California’s 40 million residents buy taxable products from 5.9 million licensed resellers, creating a massive data set of nearly 46 million tax records in 2020. For years HdL employed analysts to pore through such data every quarter, looking for mistakes. HdL’s IT group created software to help, but over the years its analytics team adopted many idiosyncratic manual techniques, and the IT group had a long backlog of work to keep building the code base to include those techniques. Coping with the backlog was delaying HdL’s automation projects and the development of new techniques to surface tax discrepancies more efficiently. At the same time, the state of California was making its own improvements, leaving fewer discrepancies that could be found using HdL’s old tools. “Our team is always finding new analytical techniques to identify hard-to-find misallocations,” says Matt Hinderliter, director of audit services at HdL. “However, we have been heavily reliant on manual exports and manipulation of data in Excel as well as the need to have senior-level analysts manually review spreadsheets that often exceed 70k or 80k rows of data.”

To deal with both the external (California’s improvements) and internal (HdL’s overloaded IT department and laborious manual analysis) stressors, HdL — a midsize company with a midsize budget — hired a talented intern who was earning her master’s degree in data analytics full-time. She was able to turn some of the analytical processes team members used to identify potential misallocations into algorithms that could generate more tax revenue reallocation opportunities in a fraction of the time.

Given this efficiency gain, one might assume that HdL would be considering layoffs. Instead, its audit department is staffing up to pursue all the opportunities the automated analysis has surfaced. And HdL has moved closer to focusing on implementing and deploying AI.

Improving operational efficiency is almost always a top priority for midsize companies. In a Channel Company survey of middle-market IT leaders, 75% of whose firms have $50M to $1B in revenue, 58% of respondents said their top priority was improving operational efficiency. That far exceeded their second priority, increasing new revenue (36%). Both goals can be supported by automating data analytics, as they were at HdL.

Getting Started

Midsize companies can’t tackle every opportunity. Their budgets and workforces and the hurly-burly of day-to-day operations won’t allow it. (They’re not Google, after all.) So midsize companies should begin automating their data analysis processes by focusing on areas where critical operations are either inefficient or too dependent on one person or a handful of people. Before automating, HdL had 15 people spending a significant chunk of their time doing what algorithms are doing today.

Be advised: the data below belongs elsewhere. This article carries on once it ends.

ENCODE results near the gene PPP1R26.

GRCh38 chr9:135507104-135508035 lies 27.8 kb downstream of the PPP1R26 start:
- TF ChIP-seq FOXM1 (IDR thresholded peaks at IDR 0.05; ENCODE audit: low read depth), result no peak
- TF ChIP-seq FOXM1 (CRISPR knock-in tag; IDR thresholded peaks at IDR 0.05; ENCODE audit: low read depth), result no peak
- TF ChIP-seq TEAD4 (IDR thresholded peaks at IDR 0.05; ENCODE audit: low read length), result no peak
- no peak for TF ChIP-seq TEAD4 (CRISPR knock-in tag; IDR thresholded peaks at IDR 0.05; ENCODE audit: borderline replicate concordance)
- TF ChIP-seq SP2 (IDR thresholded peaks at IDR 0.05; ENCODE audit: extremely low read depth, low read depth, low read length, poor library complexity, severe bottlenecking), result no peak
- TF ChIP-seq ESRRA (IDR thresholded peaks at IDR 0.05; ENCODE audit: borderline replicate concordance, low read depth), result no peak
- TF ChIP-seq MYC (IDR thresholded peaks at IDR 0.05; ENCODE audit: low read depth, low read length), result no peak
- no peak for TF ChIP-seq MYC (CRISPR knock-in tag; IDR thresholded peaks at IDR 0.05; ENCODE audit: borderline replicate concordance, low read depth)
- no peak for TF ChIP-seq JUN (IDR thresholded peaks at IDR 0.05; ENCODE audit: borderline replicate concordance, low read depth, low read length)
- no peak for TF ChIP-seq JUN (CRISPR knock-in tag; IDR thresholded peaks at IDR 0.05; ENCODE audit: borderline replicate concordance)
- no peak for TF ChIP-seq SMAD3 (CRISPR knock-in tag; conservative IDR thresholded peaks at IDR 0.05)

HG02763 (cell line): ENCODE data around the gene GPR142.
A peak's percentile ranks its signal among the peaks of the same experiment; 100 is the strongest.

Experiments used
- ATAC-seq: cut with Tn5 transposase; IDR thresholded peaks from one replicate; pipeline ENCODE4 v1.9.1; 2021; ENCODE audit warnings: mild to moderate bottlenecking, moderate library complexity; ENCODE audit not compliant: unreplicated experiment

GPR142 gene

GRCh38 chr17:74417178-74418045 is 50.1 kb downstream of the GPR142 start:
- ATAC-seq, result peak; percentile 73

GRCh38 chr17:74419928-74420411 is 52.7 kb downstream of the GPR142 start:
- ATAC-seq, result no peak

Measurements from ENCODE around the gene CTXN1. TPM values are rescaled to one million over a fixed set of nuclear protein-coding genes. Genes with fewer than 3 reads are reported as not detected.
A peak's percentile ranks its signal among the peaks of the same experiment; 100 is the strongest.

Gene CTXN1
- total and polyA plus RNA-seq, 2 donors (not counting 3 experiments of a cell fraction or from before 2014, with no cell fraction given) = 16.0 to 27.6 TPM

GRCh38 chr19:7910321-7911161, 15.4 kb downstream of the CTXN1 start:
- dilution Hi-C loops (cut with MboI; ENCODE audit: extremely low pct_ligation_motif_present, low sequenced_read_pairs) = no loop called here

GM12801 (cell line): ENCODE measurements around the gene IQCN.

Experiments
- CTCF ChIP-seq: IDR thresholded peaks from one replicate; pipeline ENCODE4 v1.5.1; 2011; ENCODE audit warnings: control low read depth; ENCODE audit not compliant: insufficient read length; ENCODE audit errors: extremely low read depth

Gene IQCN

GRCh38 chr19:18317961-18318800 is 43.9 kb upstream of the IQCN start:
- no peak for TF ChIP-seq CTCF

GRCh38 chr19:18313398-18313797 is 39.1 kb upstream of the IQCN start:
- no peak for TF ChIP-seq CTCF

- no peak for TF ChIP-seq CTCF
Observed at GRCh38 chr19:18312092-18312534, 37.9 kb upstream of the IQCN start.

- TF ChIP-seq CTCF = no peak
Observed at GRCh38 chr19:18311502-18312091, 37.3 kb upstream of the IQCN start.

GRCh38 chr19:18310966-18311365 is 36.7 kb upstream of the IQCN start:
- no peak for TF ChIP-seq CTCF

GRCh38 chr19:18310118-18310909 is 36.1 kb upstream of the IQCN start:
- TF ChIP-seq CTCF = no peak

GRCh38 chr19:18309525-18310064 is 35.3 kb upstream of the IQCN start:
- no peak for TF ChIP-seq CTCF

HdL was already doing data work; many businesses — printers, plumbing suppliers, and so on — are not. But those companies are still amassing data, and they can benefit by using it strategically. It’s important to begin with a solid foundation. Here are three things for leaders to consider when starting to automate data analysis.

Prioritize cleanup. Data in a midsize business is typically messy and needs a lot of tidying before it can become useful. Another foundational activity is identifying which data is important and then scrubbing it. This can be slow work at first, and it’s not inexpensive, so find areas where the business can retrieve a payback in the first year. That will turn skeptics into believers.

Hire the right people. Executives are not analysts. They lack the time, patience, and skills to do data analysis as an add-on to their everyday duties. Business analysts are part programmer, part businessperson. HdL started with an intern and hired her as a full-time business analyst.

Prepare the data. Only when your data is thoroughly prepared can you start thinking about AI. AI creates its own logic from an analysis of the patterns it discovers in the data. Although AI and machine learning are useful and exciting, both technologies need large datasets upon which to train, with confirmed positive and negative outcomes. After enough data cleansing and a few algorithm-based sweeps, most midsize companies will have a sufficiently large and useful dataset on which to train an AI model.

Midsize company leaders are right to be excited about the opportunities to harness the value in large datasets. Now is the time to get started on this multiyear journey and commit to hiring the right talent while taking incremental steps to produce value from data automation and other types of advanced analytics.